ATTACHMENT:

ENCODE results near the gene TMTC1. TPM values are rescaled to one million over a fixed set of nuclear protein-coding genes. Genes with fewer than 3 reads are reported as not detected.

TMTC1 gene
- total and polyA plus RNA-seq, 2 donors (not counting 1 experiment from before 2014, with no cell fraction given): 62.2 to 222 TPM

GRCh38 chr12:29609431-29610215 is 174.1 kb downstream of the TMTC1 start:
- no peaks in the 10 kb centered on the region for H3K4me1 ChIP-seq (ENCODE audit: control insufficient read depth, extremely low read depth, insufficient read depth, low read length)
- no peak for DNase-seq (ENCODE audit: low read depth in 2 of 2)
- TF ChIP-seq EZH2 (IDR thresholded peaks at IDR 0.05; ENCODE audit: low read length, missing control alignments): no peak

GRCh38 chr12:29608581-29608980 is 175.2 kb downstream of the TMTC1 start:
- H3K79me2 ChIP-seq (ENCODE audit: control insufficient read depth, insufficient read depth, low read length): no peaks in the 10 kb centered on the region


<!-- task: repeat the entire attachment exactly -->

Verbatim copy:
ENCODE results near the gene TMTC1. TPM values are rescaled to one million over a fixed set of nuclear protein-coding genes. Genes with fewer than 3 reads are reported as not detected.

TMTC1 gene
- total and polyA plus RNA-seq, 2 donors (not counting 1 experiment from before 2014, with no cell fraction given): 62.2 to 222 TPM

GRCh38 chr12:29609431-29610215 is 174.1 kb downstream of the TMTC1 start:
- no peaks in the 10 kb centered on the region for H3K4me1 ChIP-seq (ENCODE audit: control insufficient read depth, extremely low read depth, insufficient read depth, low read length)
- no peak for DNase-seq (ENCODE audit: low read depth in 2 of 2)
- TF ChIP-seq EZH2 (IDR thresholded peaks at IDR 0.05; ENCODE audit: low read length, missing control alignments): no peak

GRCh38 chr12:29608581-29608980 is 175.2 kb downstream of the TMTC1 start:
- H3K79me2 ChIP-seq (ENCODE audit: control insufficient read depth, insufficient read depth, low read length): no peaks in the 10 kb centered on the region